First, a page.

2. Gipsy Danger

3. Canceling The Apocalypse

4. Jaeger Tech (feat. Tom Morello)

5. Physical Compatibility

6. Go Big Or Go Extinct (feat. Tom Morello)


7.  Passages (From “Pacific Rim Trailer 2013”)

Soundtrack for Pacific Rim available: Amazon, ITunes

Music from trailer Passages (From “Pacific Rim Trailer 2013”) by Evolve available: Amazon


Artwork in hardcover available: Pacific Rim: Man, Machines, and Monsters (Amazon)

Fan artwork available: Get ready to rumble with 15 ferocious Pacific Rim fan art posters (Blastr)

More information on soundtrack: Tom Morello Marches With Ramin Djawadi on ‘Pacific Rim’ – Song Premiere (Rolling Stone)

GarzaFX: Review: Pacific Rim

Review: Pacific Rim

Rating: Worth matinee ($5-$8)

Summary: Earth has been invaded by wave of alien monster attacks from the Pacific ocean. Man’s response was led by Stacker Pentecost (Idris Elba, Captain Janek from last summer’s Prometheus) with the Jaegar program. The tide of the war has turned against Pentecost’s program with smarter and more frequent opposition.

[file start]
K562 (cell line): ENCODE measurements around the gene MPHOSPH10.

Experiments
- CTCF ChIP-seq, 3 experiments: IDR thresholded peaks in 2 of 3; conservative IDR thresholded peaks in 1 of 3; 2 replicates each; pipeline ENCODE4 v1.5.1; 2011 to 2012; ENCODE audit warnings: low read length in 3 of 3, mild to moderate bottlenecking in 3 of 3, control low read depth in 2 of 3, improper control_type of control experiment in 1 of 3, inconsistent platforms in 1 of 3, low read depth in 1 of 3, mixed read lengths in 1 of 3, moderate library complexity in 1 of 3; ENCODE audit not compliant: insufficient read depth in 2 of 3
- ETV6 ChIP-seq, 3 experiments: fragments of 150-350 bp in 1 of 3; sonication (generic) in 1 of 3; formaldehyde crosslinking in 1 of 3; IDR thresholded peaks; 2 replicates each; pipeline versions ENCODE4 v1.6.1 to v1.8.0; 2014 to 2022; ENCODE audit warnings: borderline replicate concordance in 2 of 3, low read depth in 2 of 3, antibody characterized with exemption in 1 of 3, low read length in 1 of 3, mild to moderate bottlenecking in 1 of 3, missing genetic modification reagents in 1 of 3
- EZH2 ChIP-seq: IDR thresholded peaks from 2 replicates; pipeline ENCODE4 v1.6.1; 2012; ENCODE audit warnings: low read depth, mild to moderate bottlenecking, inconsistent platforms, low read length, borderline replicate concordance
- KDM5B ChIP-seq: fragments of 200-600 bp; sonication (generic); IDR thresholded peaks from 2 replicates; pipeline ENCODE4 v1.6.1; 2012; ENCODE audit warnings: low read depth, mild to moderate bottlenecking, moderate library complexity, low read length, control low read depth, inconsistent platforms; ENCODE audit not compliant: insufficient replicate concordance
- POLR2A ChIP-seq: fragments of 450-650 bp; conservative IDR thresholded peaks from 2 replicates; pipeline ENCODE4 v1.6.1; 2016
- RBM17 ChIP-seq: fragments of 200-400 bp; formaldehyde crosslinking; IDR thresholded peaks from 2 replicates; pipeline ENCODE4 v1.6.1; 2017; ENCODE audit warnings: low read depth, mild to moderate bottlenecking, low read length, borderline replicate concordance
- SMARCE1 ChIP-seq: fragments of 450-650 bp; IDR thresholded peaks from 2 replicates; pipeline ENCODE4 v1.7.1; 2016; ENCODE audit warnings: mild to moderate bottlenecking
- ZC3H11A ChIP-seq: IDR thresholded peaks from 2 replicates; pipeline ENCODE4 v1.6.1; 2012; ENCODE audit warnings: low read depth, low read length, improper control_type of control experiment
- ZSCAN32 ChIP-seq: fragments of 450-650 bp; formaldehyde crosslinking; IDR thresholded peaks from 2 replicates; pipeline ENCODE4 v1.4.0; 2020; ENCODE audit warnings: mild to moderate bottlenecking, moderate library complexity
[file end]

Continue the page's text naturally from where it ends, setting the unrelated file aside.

Humanity’s survival has only the coastal wall project and four more Jaegar teams to go. The movie’s emotional response had been paced by the action sequences grinding through Alaska, Honk Kong and the Pacific floor. Showcasing scale and loud effects, the movie has a big escalation with second act in Hong Kong. Pacific Rim has encapsulated the childhood joy of watching Godzilla, or any other monster movie for the first time. Critical art no, explosive action that had deserved a big screen and great audio, yes.


Pacific Rim – “Destroy All Kaiju” Featurette :